East-West Liner Reliability Slips for First Time in Six Months - Global Trade Magazine
  August 28th, 2015 | Written by

East-West Liner Reliability Slips for First Time in Six Months

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  • Liner reliability remains above the level it was in 2014 when east-west on-time ratio was 59 percent.
  • For the first time, a carrier other than Maersk Line—MOL—topped Drewry’s monthly on-time rankings.
  • Drewry expects to see an improvement in Asia-Europe reliability with the expanded Suez Canal.

Breaking a run of six consecutive months of improvement, container service reliability across the three main east-west trades declined in July, falling by four percent from June to 73.3 percent, according to a report released last week by Drewry Supply Chain Advisors.

The latest overall monthly performance was the result of lower reliability scores in the Asia-Europe and transpacific trades. Service punctuality for the smaller transatlantic route reached a new high.

The Asia-Europe trade slipped by 4.1 points but that was still enough to be the second best in Drewry’s data series at 78.2 percent. Services in the transpacific fell further back by 6.1 points to 62.5 percent, while the transatlantic experienced a rise of 5.6 points to a new on-time performance record of 79.6 percent.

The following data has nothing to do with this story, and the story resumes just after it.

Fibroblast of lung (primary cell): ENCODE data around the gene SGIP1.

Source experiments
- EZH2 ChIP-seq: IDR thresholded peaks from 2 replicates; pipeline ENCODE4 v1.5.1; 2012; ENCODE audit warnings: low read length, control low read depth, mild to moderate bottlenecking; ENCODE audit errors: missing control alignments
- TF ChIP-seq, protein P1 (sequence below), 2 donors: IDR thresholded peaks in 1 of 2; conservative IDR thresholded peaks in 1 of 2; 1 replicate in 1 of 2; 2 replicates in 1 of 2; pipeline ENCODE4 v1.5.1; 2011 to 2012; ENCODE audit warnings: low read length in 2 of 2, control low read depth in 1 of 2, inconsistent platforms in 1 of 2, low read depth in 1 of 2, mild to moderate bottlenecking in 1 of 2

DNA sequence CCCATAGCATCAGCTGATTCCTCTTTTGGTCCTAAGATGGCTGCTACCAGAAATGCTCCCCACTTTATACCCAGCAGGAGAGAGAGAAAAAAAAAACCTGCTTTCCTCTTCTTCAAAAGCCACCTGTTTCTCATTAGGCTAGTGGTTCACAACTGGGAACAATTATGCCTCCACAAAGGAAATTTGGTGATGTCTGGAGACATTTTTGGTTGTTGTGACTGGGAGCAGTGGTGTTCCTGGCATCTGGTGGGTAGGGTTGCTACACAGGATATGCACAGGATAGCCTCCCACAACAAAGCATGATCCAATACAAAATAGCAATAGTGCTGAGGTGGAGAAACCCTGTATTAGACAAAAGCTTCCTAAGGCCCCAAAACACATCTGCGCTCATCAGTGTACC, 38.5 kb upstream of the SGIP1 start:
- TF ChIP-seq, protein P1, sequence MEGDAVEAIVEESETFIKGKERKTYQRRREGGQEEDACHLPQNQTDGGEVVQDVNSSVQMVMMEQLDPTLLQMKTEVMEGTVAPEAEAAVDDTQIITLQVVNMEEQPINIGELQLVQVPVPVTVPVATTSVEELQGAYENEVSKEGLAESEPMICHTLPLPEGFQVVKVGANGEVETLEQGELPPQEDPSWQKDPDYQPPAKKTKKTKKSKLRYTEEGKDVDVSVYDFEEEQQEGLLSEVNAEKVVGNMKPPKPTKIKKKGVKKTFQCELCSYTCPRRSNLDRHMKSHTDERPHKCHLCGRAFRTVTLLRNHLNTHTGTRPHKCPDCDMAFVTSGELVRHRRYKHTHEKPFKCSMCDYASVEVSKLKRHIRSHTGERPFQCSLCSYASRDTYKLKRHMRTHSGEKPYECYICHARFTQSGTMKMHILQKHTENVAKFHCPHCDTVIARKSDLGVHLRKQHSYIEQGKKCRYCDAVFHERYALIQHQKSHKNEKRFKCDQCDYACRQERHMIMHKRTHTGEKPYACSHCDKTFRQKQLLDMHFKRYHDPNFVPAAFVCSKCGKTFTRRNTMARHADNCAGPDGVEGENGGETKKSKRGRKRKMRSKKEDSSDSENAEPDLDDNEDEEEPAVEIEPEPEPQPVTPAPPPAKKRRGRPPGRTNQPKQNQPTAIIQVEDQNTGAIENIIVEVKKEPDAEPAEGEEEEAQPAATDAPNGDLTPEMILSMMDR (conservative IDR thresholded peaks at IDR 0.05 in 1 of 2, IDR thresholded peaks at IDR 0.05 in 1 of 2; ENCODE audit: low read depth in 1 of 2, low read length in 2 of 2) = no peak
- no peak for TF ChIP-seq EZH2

Despite the set-back in July, reliability remains well above the level it was at the same point in 2014 when the east-west trades’ on-time average ratio was only 59 percent.

For the first time, a carrier other than Maersk Line topped Drewry’s monthly rankings as MOL achieved the best on-time performance in July of 80.1 percent. MOL’s reliability ratio was actually slightly lower than for June but it was sufficient to push Maersk down into second place as the Danish carrier fell back by five percent to 79.8 percent. The least reliable carriers in July were Wan Hai, with 57-percent on-time performance and PIL, at 56.6 percent.

Drewry expects to see an improvement in reliability in the Asia-Europe trade in the near future as a consequence of the expanded Suez Canal, which is expected to reduce convoy transits down from 18 to 11 hours, while waiting times will be no more than three hours instead of the eight to 11 hours they are now.

“Suez being turned into a two-lane maritime highway, from what could have been described as a congested single country lane,” said Simon Heaney, senior manager of supply chain research at Drewry, “will not only improve capacity, but will also speed transit times and reduce delays.”

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